But I suppose there's some merit.
I would think in eleven months you could have had your evidentiary hearing.
Mr. Pincus: Well, Your Honor, that might be true in this particular case, but it may not be true in many, many cases.
And especially where--
Unknown Speaker: Well, it might be so, as Justice Stevens says, if you really lived up to the 60 day requirement, why, you could order reinstatement and then maybe take some time to have an evidentiary hearing.
If you're going to skip that time limit, you better hold your evidentiary hearing.
Mr. Pincus: --Well, Your Honor, we don't think that that's what the Court's cases have required.
In Loudermill, for example, the Court indicated that a nine month delay before temporary... between the temporary action and final action was not anything that approached a due process violation.
And the time period was even longer in Mathews against Eldridge.
Unknown Speaker: I'm not sure that I'm following this discussion.
It seems to me that the longer it goes on, as far as the employer's due process complaint is concerned, the longer it goes on the better off he is, isn't that right?
The employer doesn't have any incentive to get it decided quickly.
The more quickly it's decided, the sooner he has to re-employ this fellow.
Mr. Pincus: --Well, Your Honor, I think that's exactly right.
Unknown Speaker: I mean, it may be a terrible way to administer the Act, but as far as the employer is concerned the longer these things take the better, right?
Mr. Pincus: I think that's--
Unknown Speaker: 20 months is great for him.
Mr. Pincus: --Well, the Secretary--
Unknown Speaker: Because he doesn't have to rehire this fellow.
Mr. Pincus: --I think that's certainly true from the employer's point of view, and in addition the--
Unknown Speaker: Well, certainly that's not true.
Between the date of the temporary order saying, you reinstate now, and the conclusion of the proceedings, when he must be employed during that interval, and he doesn't want this man working there and he may eventually win--
Mr. Pincus: --Well, Your Honor--
Unknown Speaker: --Especially if he thinks he's a dangerous employee.
Mr. Pincus: --Well, Your Honor--
Unknown Speaker: And he isn't a good truck driver.
Mr. Pincus: --There are two different time limits at issue here.
There is the time limit for the time of the investigation leading up to the reinstatement and then there is the time between the temporary reinstatement and an evidentiary hearing.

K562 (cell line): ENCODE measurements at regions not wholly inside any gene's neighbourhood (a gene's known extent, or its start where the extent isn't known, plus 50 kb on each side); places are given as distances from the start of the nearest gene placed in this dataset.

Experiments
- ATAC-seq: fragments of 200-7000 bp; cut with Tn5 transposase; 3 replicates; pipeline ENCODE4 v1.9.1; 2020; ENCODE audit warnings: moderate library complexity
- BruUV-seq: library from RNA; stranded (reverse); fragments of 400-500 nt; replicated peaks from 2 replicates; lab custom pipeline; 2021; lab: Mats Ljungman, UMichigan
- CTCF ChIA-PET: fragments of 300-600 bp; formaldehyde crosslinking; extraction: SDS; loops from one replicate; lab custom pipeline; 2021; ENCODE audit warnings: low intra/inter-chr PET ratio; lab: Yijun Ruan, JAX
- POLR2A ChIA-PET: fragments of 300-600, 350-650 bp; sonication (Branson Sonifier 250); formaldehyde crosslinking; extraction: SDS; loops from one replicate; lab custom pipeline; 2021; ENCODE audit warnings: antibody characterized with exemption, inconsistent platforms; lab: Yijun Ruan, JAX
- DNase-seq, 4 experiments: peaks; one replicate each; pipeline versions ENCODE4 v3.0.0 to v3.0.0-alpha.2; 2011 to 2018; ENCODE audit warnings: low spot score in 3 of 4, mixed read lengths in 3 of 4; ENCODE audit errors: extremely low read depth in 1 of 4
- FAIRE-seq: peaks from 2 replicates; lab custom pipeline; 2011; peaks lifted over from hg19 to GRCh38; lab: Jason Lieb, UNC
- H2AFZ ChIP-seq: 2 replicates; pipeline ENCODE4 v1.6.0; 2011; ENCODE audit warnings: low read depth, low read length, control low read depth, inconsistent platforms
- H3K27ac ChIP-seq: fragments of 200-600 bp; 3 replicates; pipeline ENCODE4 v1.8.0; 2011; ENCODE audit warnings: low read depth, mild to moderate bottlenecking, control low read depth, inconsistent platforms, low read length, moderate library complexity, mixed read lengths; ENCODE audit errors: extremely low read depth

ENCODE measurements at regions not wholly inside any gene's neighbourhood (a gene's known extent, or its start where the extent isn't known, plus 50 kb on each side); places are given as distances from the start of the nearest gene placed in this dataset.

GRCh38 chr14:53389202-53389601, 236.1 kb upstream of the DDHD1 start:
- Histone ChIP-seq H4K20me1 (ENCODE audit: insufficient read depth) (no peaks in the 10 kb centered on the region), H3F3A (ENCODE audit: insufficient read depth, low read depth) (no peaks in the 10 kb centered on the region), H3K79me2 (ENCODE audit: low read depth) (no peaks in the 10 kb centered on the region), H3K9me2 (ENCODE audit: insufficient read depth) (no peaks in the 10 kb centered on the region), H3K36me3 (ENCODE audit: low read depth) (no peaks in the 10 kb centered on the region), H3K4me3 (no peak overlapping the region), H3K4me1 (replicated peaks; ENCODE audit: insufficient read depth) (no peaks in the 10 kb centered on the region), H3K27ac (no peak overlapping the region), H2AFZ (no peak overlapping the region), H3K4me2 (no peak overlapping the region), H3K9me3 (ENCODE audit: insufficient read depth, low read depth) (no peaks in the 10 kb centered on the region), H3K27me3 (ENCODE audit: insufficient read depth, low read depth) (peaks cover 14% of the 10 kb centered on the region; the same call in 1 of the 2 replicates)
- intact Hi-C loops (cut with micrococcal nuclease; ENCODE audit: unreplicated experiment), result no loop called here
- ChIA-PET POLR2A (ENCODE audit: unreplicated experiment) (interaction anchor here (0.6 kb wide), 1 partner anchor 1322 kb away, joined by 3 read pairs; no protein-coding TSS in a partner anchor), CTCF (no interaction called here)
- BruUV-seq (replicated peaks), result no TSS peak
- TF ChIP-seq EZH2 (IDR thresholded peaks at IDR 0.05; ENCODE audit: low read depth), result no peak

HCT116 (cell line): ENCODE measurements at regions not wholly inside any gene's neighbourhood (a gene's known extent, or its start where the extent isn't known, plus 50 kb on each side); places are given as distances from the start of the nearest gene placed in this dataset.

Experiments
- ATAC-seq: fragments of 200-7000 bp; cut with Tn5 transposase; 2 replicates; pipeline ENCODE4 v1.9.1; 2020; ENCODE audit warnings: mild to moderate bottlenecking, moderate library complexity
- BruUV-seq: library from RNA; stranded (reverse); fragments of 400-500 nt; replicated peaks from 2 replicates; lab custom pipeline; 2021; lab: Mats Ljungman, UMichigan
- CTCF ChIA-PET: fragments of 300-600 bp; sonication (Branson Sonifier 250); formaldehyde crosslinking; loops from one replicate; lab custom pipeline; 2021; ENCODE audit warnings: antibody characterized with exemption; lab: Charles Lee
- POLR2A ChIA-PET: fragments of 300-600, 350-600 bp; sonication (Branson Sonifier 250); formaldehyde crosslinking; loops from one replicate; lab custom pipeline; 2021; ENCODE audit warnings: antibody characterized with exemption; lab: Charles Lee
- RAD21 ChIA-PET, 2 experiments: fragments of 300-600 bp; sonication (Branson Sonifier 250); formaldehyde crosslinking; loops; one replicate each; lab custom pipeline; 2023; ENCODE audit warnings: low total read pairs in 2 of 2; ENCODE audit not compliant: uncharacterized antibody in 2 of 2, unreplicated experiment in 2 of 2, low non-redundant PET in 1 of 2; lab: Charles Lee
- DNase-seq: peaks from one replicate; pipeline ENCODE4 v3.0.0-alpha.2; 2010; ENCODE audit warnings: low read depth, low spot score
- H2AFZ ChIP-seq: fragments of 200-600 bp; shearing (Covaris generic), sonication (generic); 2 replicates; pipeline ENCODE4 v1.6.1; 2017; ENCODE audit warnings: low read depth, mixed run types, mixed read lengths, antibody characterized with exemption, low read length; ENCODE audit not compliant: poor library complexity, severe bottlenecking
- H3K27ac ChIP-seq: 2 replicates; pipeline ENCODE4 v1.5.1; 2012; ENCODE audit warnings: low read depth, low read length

And Justice Scalia was referring to that first time limit, which doesn't... in which the Secretary endeavors to act speedily, because the rights of the employee are at issue.
But the length of that investigation, actually the more thorough it is the better it is for the employer.
Unknown Speaker: No, but if the man doesn't work for eleven months and yet gets eleven months pay, that's worse than not working 30 days and getting 30 days back pay, because part of your argument was that part of the quid pro quo is he gets services for the back pay, but he doesn't get any services for the back pay during the period between the discharge and the temporary order.
Mr. Pincus: Well, Your Honor, except that I don't think that the length of time has anything to do with the back pay question.
If it's found that the employer has violated the statute, then he is obligated to pay back pay, however long the period is.
That's a separate question from the question of temporary--
Unknown Speaker: But the back pay is going to depend on how long it takes to complete the final hearing, not this preliminary determination.
Mr. Pincus: --Yes, although the preliminary... well, the back pay obligation runs from the date of the discharge.
So it's all... I mean, the whole period is relevant, but I don't think--
Unknown Speaker: Oh, that's right.
He'll be working for some of it if he's put in earlier.
Mr. Pincus: --But I don't think that that question has anything to do with the due process issue here.
The Court has recognized in a line of cases starting with Mathews against Eldridge through Barry/Barchi, Barry against Barchi, Mackey, and Loudermill, that the kind of procedure that the Secretary uses here is precisely what the due process clause requires, that before a temporary action is taken there must be notice and an opportunity to be heard and some kind of a reasonable check on the accuracy of the decisionmaking process, exactly what the Secretary does here.
Unknown Speaker: Well, Mr. Pincus, once the initial order has been entered by the Secretary of Labor insisting on reinstatement of an employee the employer doesn't want to have, then it becomes crucial to the employer, does it not, to have a prompt hearing, assuming that's constitutional?
Mr. Pincus: Yes, a prompt post-action hearing.
Unknown Speaker: At that point the post-order hearing becomes vital, does it not?
Mr. Pincus: Yes, it does, Your Honor.
Unknown Speaker: And yet, there's no time limit in the statute at all.
Mr. Pincus: Well, the statute requires that the post-reinstatement hearing be expeditiously conducted, and the Secretary has issued regulations that do set down time limits on when that will happen... for every process, every stage along the process culminating in the Secretary's final decision, which amount to seven months, which is less than the period that the Court has recognized in both Mathews and Loudermill as appropriate.
In Loudermill, the Court said that there was no problem with nine months.
Unknown Speaker: Are the time limits in the Secretary's regulations jurisdictional or directory?
Mr. Pincus: Well, Your Honor, the time limits are directory, and if in a particular case, as in Loudermill, the Court indicated that there was a two-step inquiry.
The first question is whether the scheme that the Government follows provides for an expeditious hearing.